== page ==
A woman’s quest for faith and love.
In this impressive debut biography, Santamaria traces the life of Helen Joy Davidman (1915-1960), a woman who likely would be a historical footnote if not for her marriage to the noted writer C.S. Lewis. In the 1993 film Shadowlands, director Richard Attenborough portrayed their love affair. Poet, essayist, critic, and novelist, Davidman was a rebellious, abrasive, precociously intelligent woman with no social skills: “She’d look at you intensely and ask inappropriately intimate questions out of the blue,” one acquaintance recalled. It’s no wonder that she felt herself an outsider, even as a child. Her parents, secular Jewish immigrants, prized education and pushed her to excel. She became a teacher but hated it. In 1938, searching for a community with like-minded political views—and also hoping to meet men—Davidman joined the Communist Party. While she participated in meetings and social events, she devoted herself to her true vocation: writing. She won a Yale Younger Poets Award, contributed to the Marxist journal New Masses as well as other venues, and even went to Hollywood to write screenplays. By 1946, she and her husband, William Gresham, became deeply disillusioned with Marxism and gave up their Communist Party membership. Joy shifted her focus to religion, first thinking she would “become a good Jew,” then enthusiastically embracing L. Ron Hubbard’s Dianetics. But suddenly she discovered C.S. Lewis, whose writings on Christianity she found compelling. She wrote to him and soon fell obsessively in love, traveling to England with the aim of marrying him. Her marriage to Gresham, roiled by his alcoholism and infidelities, ended in divorce. Although Lewis first bristled, he warmed to her attentions and was devastated when, months after their marriage, Joy was diagnosed with bone cancer.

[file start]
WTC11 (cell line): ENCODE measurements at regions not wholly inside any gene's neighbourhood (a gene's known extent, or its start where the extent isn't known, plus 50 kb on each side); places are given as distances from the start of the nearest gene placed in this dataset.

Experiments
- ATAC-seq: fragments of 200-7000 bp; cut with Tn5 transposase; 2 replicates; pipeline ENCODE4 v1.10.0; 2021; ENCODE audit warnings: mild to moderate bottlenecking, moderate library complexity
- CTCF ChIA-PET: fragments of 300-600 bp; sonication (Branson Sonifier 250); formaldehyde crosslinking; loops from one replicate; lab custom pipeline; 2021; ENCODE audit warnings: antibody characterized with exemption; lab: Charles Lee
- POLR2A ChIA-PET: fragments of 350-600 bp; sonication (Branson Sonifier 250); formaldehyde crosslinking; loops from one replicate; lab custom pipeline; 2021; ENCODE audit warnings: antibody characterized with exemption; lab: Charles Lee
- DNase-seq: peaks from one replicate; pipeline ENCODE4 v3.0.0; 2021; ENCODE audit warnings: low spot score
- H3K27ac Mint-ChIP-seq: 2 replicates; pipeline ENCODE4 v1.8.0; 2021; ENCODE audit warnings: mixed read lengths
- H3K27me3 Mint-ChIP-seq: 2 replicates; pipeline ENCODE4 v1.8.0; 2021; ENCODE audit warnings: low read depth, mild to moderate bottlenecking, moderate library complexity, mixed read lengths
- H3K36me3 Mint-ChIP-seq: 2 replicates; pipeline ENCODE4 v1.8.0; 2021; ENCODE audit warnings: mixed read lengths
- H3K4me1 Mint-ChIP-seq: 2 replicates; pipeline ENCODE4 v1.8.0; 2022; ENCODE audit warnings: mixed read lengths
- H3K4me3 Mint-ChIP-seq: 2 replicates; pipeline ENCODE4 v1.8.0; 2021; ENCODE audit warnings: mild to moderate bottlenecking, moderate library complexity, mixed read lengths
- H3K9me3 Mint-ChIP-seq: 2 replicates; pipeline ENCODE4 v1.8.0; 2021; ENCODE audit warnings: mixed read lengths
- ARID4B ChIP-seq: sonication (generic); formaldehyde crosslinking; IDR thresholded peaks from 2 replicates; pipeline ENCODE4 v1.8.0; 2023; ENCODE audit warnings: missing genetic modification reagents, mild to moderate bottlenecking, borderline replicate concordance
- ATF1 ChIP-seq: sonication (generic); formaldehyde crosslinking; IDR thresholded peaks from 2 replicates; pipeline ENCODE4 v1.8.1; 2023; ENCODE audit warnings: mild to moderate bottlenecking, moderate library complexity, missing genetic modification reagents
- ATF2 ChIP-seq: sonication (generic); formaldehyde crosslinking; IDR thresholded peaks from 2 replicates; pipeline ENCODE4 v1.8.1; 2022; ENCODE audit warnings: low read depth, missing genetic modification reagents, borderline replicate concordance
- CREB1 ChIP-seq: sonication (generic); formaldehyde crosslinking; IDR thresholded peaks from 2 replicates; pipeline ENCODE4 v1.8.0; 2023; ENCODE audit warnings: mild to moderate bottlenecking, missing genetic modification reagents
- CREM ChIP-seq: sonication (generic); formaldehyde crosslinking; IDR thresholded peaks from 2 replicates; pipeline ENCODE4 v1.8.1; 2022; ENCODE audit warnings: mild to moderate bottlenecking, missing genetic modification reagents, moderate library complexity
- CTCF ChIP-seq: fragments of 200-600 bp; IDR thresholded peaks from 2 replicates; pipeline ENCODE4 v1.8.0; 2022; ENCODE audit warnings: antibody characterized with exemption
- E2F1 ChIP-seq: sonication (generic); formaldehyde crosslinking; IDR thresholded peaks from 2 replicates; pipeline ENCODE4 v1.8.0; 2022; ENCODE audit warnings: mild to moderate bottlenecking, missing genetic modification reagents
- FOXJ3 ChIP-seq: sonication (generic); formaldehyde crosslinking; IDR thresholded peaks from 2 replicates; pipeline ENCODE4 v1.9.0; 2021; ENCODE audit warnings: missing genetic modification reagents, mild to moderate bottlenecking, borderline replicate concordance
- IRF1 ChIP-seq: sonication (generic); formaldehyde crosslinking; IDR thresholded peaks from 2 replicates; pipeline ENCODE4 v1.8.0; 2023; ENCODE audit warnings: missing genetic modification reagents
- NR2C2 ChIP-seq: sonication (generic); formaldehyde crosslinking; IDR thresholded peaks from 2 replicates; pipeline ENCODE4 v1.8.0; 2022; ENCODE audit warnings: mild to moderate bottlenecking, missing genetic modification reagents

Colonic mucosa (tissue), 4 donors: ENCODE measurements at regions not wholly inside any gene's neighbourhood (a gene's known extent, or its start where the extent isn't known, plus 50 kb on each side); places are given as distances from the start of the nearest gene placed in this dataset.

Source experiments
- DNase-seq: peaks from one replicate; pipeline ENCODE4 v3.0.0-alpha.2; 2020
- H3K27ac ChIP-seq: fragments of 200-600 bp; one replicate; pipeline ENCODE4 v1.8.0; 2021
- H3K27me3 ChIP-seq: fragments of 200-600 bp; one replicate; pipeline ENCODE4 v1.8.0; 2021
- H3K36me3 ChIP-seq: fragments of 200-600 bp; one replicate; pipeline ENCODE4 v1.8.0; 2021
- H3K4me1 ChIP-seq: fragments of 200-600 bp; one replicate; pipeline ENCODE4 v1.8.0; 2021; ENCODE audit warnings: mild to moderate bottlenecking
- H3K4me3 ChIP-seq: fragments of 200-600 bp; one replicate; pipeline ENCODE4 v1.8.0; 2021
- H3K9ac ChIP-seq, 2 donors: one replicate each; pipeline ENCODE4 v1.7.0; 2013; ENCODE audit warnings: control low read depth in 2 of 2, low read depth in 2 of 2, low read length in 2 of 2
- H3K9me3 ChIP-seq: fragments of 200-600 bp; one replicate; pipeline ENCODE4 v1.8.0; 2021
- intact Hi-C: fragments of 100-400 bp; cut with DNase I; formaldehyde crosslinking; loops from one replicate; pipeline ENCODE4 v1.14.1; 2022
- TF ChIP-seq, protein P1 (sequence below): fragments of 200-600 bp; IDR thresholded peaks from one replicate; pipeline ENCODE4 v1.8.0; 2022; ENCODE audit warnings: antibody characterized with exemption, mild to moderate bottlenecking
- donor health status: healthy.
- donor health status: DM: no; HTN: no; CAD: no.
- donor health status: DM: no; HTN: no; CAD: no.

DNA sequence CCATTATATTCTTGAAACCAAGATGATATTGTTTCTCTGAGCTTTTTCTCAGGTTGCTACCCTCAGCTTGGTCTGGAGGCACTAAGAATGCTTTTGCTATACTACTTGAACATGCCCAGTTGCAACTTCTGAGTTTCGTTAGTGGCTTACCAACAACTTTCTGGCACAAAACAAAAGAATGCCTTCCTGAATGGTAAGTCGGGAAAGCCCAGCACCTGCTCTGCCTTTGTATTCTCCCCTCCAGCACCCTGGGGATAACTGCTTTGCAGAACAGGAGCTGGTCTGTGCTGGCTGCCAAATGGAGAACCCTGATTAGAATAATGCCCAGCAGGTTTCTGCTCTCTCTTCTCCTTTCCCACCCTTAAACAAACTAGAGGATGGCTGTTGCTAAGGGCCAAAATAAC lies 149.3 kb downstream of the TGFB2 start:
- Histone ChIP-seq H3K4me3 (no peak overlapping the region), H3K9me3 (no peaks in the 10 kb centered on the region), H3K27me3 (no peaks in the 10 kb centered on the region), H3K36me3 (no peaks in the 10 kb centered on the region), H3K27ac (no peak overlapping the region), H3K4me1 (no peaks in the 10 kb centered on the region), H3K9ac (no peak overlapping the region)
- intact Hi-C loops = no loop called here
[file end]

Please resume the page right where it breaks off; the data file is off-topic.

With access to unpublished documents and family papers, Santamaria has fashioned a compelling narrative, remaining cleareyed about her subject’s many personal failings.